that the guideline affords full flexibility, as written, for the use of 
technology that is appropriate under the circumstances, while 
accommodating prospective advances in the state of the art. 
Consequently, we have not adopted CHP's comment.
    CHP urged that the guideline devote more attention to speed 
variability and traveling at speeds unsafe for conditions. The 
International Association of Chiefs of Police (IACP) supported efforts 
to focus on speed variability as a cause of crashes, and endorsed the 
funding of variable message boards that adjust speed limits to 
conditions. In contrast, The Washington State Patrol thought that the 
adoption of variable speed limits would create enforcement problems 
because of motorist confusion, and the Minnesota Department of 
Transportation was concerned about liability incident to the posting of 
variable speed limits for prevailing conditions.
    The agencies agree that the issues of speed variance and traveling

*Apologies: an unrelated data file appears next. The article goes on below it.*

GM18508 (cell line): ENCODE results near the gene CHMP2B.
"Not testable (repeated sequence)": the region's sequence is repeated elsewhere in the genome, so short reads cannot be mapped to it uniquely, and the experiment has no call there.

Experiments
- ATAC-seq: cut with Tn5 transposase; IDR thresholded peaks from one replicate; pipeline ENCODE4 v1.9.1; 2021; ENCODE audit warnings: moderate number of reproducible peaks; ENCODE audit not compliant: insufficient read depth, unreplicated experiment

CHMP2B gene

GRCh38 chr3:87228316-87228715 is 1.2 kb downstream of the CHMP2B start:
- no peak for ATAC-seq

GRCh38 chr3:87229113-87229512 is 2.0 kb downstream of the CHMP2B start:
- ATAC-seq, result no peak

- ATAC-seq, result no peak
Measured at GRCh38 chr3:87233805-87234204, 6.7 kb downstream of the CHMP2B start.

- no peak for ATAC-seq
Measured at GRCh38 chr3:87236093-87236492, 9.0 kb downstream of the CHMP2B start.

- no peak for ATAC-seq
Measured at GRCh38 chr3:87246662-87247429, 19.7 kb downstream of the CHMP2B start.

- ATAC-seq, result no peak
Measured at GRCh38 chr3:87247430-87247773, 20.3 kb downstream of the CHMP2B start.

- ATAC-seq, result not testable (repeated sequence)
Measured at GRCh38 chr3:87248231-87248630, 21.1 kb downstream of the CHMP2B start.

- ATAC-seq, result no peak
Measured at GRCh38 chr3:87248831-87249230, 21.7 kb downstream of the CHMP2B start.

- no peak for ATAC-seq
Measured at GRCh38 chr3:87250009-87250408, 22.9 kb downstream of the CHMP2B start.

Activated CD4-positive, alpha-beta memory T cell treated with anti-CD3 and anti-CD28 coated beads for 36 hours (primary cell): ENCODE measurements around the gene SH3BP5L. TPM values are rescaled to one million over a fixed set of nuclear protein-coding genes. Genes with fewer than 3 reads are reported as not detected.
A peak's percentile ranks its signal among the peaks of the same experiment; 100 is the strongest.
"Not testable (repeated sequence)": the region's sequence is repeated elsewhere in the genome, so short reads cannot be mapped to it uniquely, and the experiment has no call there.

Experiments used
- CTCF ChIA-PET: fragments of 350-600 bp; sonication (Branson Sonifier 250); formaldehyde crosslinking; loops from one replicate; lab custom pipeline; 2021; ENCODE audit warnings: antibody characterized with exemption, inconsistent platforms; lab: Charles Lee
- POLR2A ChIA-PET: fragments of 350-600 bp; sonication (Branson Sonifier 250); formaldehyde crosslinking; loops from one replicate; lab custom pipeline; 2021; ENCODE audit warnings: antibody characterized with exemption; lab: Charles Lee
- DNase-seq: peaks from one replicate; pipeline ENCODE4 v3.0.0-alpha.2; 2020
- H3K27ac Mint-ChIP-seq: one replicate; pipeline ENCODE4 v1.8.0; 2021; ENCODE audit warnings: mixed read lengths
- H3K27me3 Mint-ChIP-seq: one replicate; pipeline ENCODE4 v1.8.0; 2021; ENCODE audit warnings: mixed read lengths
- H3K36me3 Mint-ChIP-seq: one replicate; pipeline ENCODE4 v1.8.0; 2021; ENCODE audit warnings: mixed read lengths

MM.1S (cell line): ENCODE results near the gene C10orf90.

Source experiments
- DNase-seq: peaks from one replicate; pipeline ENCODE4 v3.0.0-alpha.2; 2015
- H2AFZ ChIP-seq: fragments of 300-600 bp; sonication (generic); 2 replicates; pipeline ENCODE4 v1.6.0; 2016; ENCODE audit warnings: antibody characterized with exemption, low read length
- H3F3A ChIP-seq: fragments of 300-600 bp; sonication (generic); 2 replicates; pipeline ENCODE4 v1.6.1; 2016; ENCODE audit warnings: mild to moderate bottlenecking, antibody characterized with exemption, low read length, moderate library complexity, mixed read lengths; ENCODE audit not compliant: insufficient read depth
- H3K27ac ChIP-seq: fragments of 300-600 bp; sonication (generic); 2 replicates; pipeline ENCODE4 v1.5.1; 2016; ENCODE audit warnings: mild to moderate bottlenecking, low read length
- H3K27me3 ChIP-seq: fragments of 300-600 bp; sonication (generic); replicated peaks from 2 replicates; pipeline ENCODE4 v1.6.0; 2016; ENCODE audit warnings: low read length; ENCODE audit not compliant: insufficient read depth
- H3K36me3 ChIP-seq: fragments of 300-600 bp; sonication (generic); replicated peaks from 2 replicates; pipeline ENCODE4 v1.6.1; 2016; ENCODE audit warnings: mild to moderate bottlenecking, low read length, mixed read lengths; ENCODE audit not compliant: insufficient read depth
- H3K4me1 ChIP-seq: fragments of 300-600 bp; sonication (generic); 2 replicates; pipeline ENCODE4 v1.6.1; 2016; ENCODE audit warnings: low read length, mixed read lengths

at speeds unsafe for conditions deserve special attention, particularly 
from the standpoints of enforcement and education. Consequently, we 
have added specific references to these problem areas in the sections 
on Enforcement Program and Public Information and Education. The 
agencies believe that variable message speed limit signs can provide 
valuable safety benefits, and field evaluations have not disclosed 
concerns about liability or motorist confusion. The agencies will 
cooperate with State highway safety agencies to address any concerns 
that might arise. We have retained the references to these devices in 
the guideline, encouraging their use as a viable part of a 
comprehensive speed control program.
    Advocates for Highway and Auto Safety (Advocates) suggested that